2 - Image

The main purpose of the image is to attract attention. This can be done through a combination of colour and keywords.

Bright and contrasting colours will attract the eye of scrolling subjects. Also, try to stay on brand with your colour palette and imagery. If you’re able to do this, the viewer should recognise your brand before they read the headline (assuming they’ve seen your content before).

The keywords you use should be intriguing. Making absolute or controversial statements will draw the viewer in - and this is enough. You don’t need to make your entire point. Since this article is full of fishing similes - consider the image to be the fishing hook; you reel them in with the headline.

3 - Headline

Here’s the trick: make it concise and don’t make any promises you can’t fulfil.

If the viewer is reading your headline, you already have their attention. Don’t worry about making the headline too eye-catching. What it should be is clear and short.

We’ve also had a lot of success addressing the audience directly. Whichever LinkedIn audience type you’ve used, you should have a pretty good idea of the people it includes. If you don’t, you’ve made mistakes with your prospecting and targeting.

Because you already know who’s going to see your ad, mention them in the headline:

Marketers, check out our guide on… for example.

This makes it more likely that your ad will speak to the viewer. More personalisation = better ad.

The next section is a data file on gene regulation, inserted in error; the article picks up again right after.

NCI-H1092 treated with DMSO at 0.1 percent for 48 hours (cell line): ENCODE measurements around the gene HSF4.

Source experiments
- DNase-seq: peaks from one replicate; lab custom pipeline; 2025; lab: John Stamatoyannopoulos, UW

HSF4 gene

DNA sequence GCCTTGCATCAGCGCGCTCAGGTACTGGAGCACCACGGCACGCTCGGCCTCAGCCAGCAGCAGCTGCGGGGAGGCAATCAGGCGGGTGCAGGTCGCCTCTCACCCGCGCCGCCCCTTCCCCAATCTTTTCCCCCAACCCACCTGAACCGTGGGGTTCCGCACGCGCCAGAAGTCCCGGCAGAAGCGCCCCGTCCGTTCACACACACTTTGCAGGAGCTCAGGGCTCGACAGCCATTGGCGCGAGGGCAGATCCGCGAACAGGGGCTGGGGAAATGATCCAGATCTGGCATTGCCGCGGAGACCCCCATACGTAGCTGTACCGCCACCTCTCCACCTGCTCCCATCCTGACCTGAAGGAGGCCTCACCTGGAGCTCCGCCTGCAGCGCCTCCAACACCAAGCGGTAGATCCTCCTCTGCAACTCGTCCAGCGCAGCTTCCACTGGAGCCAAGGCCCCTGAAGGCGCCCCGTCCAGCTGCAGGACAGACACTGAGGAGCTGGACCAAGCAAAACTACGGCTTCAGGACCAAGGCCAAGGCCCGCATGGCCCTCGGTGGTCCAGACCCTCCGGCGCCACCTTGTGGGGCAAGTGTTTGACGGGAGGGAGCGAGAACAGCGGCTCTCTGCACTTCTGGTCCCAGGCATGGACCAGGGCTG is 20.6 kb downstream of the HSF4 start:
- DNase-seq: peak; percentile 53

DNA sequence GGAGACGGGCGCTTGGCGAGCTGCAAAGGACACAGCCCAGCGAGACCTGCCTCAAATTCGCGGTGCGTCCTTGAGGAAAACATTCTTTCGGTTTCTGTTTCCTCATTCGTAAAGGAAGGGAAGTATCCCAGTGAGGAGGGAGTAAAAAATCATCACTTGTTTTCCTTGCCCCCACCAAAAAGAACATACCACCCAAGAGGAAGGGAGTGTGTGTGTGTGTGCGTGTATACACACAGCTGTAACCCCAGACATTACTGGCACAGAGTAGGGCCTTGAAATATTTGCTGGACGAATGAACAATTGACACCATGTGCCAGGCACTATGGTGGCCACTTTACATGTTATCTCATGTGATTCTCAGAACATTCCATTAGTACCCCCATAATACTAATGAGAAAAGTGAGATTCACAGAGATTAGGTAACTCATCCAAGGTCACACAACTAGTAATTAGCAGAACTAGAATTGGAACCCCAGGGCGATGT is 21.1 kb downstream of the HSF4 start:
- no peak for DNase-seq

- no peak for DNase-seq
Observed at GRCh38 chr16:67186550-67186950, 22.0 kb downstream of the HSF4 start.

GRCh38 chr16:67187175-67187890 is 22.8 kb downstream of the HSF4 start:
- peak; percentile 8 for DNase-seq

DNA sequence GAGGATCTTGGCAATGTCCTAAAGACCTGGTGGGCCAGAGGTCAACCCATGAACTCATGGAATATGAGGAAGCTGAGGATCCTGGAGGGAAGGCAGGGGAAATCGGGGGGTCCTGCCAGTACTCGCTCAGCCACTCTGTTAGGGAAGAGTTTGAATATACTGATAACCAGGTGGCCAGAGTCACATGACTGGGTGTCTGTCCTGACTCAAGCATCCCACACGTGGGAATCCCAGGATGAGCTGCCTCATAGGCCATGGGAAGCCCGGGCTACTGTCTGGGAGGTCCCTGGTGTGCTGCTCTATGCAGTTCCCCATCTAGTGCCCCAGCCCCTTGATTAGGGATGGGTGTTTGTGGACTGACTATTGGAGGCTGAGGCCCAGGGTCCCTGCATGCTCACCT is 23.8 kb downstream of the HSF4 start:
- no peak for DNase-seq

4 - Copy

Less is more.

Try to write your copy in the fewest words possible. There are two reasons for this.

  1. You don’t have much space.
  2. People don’t have the time or patience to read a long-winded chunk of text.

Take these examples:

  1. Good afternoon reader. We hope you are well. Please click the link below to read about our fabulous new product - ‘The hyper-blender’. Our blender promises to blend your drinks much faster than alternatives on the market. If you’re a fan of smoothies, you don’t want to miss out.
  2. Smoothies, twice as fast.

Which of the above did you find more effective? The second one, right?

Your audience is no different.

5 - CTA

The call to action is a simple step, but it’s one that can heavily influence the sentiment of the viewer who lands on your page.

Focus on accuracy.

If you’re offering a content download, have a download button.

If you’re offering a demo, have a demo button.

If the viewer lands on your page expecting a content download, and they find a demo form - they’ll feel misled. This is dangerous. If B2B prospects stop trusting your brand, they won’t convert. If a few thousand prospects have the same problem, it could damage your brand.

Having a lower commitment call to action might increase the number of leads who click it, but having an accurate one will increase the chances of them converting. Take some time to get this right!

Get more marketing tips!

Here at Cognism, we consider ourselves to be experts on inbound marketing - so much so, that we published our own eBook on the subject!

It’s called The No Fluff Guide to Inbound Marketing and it’s available now. Inside you’ll find:

  • The three stages of inbound marketing
  • The must-have inbound channels
  • Advice on getting started with paid channels and PPC, from Google, to Facebook, LinkedIn and beyond
  • Content marketing hints, tips and tricks
  • Email marketing that delivers opportunities
  • World-class advice and guidance from frontline, expert B2B marketers

Simply click the link below and our inbound eBook is yours today!

No Fluff Guide to Inbound Marketing